This exhibit celebrates the life and work of William Henry Jackson (1843 – 1942), preeminent photographer of the American West. His larger-than-life career spanned studio photographer, bullwhacker on the Oregon Trail, to renowned explorer, and left an indelible impression on American history.
Jackson's landscape photography from the 1870s is intertwined with the establishment of the National Park Service. He was one of the first to photograph Yellowstone, the Grand Tetons, and the Mesa Verde region. These photographs were integral to convincing Congress and the American public of the need to preserve these landscapes as national parks.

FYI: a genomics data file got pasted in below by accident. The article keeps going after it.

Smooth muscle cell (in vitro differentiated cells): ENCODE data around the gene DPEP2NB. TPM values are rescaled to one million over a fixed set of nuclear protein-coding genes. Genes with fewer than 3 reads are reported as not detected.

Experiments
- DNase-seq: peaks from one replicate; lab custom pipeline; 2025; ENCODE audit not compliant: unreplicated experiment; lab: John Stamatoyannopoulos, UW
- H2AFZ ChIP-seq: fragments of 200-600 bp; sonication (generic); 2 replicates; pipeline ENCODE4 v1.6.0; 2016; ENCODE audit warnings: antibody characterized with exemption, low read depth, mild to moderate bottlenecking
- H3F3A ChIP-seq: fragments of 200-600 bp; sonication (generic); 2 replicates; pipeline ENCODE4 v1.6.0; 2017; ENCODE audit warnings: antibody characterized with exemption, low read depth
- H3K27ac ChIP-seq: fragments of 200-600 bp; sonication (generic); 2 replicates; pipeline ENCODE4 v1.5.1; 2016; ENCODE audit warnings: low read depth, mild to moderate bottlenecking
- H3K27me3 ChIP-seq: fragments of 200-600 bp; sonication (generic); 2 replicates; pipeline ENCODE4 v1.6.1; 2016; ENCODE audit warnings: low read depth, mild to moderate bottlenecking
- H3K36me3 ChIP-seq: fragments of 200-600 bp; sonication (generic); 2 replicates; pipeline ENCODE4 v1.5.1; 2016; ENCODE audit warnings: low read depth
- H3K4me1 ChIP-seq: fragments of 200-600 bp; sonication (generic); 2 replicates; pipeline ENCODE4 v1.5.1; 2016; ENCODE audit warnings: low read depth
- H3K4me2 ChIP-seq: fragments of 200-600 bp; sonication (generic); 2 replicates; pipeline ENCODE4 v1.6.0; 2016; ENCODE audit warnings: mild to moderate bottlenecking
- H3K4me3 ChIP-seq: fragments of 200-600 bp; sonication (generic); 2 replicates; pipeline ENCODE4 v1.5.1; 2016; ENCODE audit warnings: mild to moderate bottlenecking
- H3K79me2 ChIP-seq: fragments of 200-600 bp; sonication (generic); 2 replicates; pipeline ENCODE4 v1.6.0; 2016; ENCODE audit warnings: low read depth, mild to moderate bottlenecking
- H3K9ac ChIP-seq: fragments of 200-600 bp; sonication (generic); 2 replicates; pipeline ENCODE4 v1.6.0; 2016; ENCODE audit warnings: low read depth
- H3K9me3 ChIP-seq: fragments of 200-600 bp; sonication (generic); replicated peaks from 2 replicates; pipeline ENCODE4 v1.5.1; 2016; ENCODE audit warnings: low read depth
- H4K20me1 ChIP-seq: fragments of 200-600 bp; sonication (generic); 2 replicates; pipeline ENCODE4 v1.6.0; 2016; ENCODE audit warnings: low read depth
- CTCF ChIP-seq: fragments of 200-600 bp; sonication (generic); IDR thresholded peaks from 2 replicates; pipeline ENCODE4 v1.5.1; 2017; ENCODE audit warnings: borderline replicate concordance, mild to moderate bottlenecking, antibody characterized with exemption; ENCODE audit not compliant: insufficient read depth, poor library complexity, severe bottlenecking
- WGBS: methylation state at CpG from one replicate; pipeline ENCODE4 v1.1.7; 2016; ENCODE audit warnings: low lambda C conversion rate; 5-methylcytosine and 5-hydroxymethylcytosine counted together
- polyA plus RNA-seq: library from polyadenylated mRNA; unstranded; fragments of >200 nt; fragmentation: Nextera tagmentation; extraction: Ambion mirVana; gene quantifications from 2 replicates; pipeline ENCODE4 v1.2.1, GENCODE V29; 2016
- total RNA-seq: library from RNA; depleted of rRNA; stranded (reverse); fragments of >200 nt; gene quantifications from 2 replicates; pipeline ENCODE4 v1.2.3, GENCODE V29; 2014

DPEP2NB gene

Decades after his expeditions ended, Jackson continued to photograph, paint, and draw his travels. Excerpts from his diaries and autobiographies, found throughout the exhibit, reveal his characteristic wit . Images featured in this exhibit are from the William Henry Jackson Collection at Scotts Bluff National Monument, among the world's largest collections of Jackson's work.